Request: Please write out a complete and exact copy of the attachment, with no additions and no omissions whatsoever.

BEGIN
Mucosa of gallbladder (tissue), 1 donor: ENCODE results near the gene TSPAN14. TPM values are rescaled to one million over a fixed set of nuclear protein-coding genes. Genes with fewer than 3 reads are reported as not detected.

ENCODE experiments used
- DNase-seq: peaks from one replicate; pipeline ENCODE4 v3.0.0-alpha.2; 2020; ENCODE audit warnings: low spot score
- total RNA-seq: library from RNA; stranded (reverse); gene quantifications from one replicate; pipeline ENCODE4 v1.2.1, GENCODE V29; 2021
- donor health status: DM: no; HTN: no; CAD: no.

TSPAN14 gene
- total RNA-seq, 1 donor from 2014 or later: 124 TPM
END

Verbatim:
Mucosa of gallbladder (tissue), 1 donor: ENCODE results near the gene TSPAN14. TPM values are rescaled to one million over a fixed set of nuclear protein-coding genes. Genes with fewer than 3 reads are reported as not detected.

ENCODE experiments used
- DNase-seq: peaks from one replicate; pipeline ENCODE4 v3.0.0-alpha.2; 2020; ENCODE audit warnings: low spot score
- total RNA-seq: library from RNA; stranded (reverse); gene quantifications from one replicate; pipeline ENCODE4 v1.2.1, GENCODE V29; 2021
- donor health status: DM: no; HTN: no; CAD: no.

TSPAN14 gene
- total RNA-seq, 1 donor from 2014 or later: 124 TPM